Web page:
As I sat down to write this introduction to my interview with Dr. Minnie Joycelyn Elders, former surgeon general of the United States and lifelong advocate for universal health care, politicians in the Senate had just voted to consider legislation that would have stripped health services from millions of Americans. The proposed changes to the Affordable Care Act — the 2010 law that expanded health coverage and struck down restrictions that kept many people from receiving routine care due to preexisting conditions — would have affected people who rely on assistance from Medicaid, Medicare, and the low-cost-insurance marketplaces made possible by the ACA.
These rollbacks were just one skirmish in the epic fight for a healthier, more just society. In the 1980s and '90s, Dr. Elders was on the front lines. As director of the Arkansas Department of Health from 1987 to 1992, she campaigned for more clinics and better education, resulting in an increase in childhood immunizations and a reduction in teen pregnancy, as well as an expansion in prenatal care. As surgeon general from 1993 to 1994 — she was the first black person to hold that position — Dr. Elders and her progressive ideas about reproductive health, sex education, and prison reform came under constant fire from social conservatives. She used her national platform to promote sex education (a matter of life and death at the peak of the AIDS crisis) as well as reforming drug laws. The Clinton White House forced her to resign under Republican pressure when she suggested that speaking to children about masturbation should be part of health curricula. Afterward, Dr. Elders did not waver from her mission: she returned to her alma mater, the University of Arkansas for Medical Sciences, to teach pediatrics, and has continued in the years since to advocate for the expansion of health services and education, drug and prison reform, and diversity in the medical sciences.
For the woman who once said that young girls of color who cannot access care are "captive to a slavery the 13th Amendment did not anticipate," health care has always been a human-rights issue. These days, when it starts to feel like so many Americans are afflicted by a callous disregard for the health of their fellow human beings, I feel grateful for people like Dr. Elders who have yet to give up despite the obstacles they've faced in their work. I was honored to speak to her over the phone on a recent summer afternoon.
Rose Lichter-Marck: How did you first get involved in public health?
Dr. Joycelyn Elders: I grew up on a farm in a three-room shack. I was the oldest of eight children. We were very poor. We didn't have running water. We didn't have electricity, so we didn't have TV or radio. No one had health care. There were no health facilities for miles and miles. The first time I saw a doctor was when I was a freshman in college. So I couldn't grow up wanting to go into public health, or even wanting to be a doctor, because I'd never even heard of that. You can't be what you can't see!
RLM: When did you realize that you could be a doctor?
DJE: When I was a freshman in college, Dr. Edith Irby Jones, the first black person to attend the University of Arkansas School of Medicine, came to speak at my school, Philander Smith College, and she talked about her own aspirations. She was still a medical student at the time. After I heard her speak, the only thing I could think of was that I wanted to be just like her. Whatever I had to do to do that was what I was going to do. So I worked to become a pediatric endocrinologist.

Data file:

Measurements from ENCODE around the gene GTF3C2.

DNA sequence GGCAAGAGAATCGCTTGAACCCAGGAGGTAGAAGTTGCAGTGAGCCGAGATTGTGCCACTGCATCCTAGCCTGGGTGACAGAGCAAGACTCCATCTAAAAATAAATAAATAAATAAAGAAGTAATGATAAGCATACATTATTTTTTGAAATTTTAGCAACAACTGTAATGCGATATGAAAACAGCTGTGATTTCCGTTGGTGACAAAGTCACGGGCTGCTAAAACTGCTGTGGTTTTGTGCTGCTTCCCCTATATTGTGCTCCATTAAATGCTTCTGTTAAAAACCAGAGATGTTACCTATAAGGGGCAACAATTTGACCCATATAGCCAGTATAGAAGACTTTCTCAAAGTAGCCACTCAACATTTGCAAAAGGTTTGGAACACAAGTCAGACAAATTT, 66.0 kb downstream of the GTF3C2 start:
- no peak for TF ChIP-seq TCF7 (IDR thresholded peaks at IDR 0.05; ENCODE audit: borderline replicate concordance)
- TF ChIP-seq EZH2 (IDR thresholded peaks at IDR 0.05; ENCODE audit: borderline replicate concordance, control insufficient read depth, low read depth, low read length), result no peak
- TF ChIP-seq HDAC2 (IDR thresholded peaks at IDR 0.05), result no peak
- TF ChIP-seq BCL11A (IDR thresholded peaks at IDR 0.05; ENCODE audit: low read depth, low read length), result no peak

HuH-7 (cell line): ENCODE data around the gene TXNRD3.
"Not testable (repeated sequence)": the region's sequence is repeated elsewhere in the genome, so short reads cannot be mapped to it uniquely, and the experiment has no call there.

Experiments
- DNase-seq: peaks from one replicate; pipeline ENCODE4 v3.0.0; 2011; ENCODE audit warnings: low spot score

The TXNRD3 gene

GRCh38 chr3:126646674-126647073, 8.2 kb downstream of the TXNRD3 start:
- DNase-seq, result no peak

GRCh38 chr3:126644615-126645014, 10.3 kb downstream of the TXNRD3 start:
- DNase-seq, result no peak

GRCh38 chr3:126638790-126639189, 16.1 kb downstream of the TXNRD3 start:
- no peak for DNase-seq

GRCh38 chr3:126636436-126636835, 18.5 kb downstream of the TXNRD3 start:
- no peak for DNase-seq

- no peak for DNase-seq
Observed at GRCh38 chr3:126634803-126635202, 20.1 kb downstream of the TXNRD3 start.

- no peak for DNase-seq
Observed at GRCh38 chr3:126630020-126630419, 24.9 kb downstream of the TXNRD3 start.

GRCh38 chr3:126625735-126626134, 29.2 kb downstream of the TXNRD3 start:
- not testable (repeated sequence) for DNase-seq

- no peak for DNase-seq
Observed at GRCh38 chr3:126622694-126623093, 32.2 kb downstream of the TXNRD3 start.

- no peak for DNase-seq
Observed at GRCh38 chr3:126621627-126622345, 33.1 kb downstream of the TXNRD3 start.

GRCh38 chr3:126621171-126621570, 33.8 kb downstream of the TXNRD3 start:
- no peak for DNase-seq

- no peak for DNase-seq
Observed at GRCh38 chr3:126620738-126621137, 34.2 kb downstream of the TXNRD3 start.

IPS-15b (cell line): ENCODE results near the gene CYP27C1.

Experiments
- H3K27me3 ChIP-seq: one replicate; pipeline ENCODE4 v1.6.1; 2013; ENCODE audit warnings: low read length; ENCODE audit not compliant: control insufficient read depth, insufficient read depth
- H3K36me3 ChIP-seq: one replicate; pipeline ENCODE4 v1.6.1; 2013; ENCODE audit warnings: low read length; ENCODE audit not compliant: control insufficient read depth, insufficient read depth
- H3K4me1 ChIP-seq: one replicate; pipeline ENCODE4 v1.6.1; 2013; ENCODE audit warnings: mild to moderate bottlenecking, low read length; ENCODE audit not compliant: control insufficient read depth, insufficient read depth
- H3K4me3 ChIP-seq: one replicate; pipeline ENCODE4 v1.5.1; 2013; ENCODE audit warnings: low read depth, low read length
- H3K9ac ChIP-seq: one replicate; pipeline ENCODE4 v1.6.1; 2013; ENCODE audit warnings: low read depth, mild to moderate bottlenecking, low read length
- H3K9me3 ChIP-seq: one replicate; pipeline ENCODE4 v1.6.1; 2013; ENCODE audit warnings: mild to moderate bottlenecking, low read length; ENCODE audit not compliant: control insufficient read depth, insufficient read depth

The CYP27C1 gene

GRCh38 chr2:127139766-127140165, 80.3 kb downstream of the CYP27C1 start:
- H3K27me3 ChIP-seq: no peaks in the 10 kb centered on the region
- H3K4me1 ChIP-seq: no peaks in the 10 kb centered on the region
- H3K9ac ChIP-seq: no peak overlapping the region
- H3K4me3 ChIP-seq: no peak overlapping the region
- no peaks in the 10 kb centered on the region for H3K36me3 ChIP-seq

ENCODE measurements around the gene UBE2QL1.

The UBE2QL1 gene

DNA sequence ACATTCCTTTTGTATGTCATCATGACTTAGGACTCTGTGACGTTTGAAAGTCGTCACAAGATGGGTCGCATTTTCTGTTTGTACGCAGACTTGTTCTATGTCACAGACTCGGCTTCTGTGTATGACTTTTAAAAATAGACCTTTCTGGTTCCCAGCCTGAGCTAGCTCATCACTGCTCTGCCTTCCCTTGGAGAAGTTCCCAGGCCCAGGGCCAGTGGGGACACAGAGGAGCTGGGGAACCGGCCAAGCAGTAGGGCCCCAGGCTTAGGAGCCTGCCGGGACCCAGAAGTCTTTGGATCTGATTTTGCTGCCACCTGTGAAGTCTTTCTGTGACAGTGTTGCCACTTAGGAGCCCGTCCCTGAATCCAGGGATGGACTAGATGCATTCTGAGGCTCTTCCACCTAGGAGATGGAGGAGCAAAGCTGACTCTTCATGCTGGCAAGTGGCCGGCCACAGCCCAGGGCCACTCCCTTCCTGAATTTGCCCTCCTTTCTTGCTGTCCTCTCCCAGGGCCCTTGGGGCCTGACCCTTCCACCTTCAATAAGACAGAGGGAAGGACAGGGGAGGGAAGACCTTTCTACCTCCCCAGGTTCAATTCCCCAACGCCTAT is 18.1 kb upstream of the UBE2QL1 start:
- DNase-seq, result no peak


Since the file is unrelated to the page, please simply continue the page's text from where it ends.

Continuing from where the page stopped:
When I was asked by then-Governor Bill Clinton to come be the director of the Arkansas Health department, I was concerned with young women, young black women, especially, in the Delta. I had been working with children with diabetes and teenagers to try to make sure they had healthy babies, or didn't have babies until they were ready. That was my major concern. When I saw someone in trouble, I would say, "Except for the grace of God, there goes I." I was doing what I thought would make a difference in the lives of young women because of how I had been helped. And I loved every minute of it.
RLM: I read that in your retirement you have been working to increase the numbers of women and people of color in the medical profession, and I'm wondering if that's also related to what you were saying before: "You can't be what you can't see." Why do you think it matters who administers care?
DJE: I really think that if we have more women, and more women of color, in medicine, it will make a difference in the health of all women. As we get more and more women in medicine, we'll change the face of medicine, and change how medicine is administered.
Women already shoulder most of the responsibility for care in this country. They care for their children, for other people's children. Not to say that men don't contribute. But the bulk of the work is done by women. And women know how to keep people healthy.
The reason we do not see health care as a human right is that our country is run by a class of white men who don't understand the problems of needing and not having.
RLM: Listening to you, I keep thinking of the faces of the thirteen white men deciding the recent Senate health-care bill behind closed doors. And the voices of people who say things like "Why should a healthy 50-year-old man pay for somebody's maternity care?"
DJE: A 50-year-old man is not necessarily thinking about the fact that somebody paid for his grandmother's maternity care, or his mother's, or his sister's.
I believe that the reason we do not see health care as a human right is that our country is run by a class of white men who don't understand the problems of needing and not having. Perhaps they've never been there themselves. Nobody wants to be poor. We all want food, clothing, and shelter. And health care, too.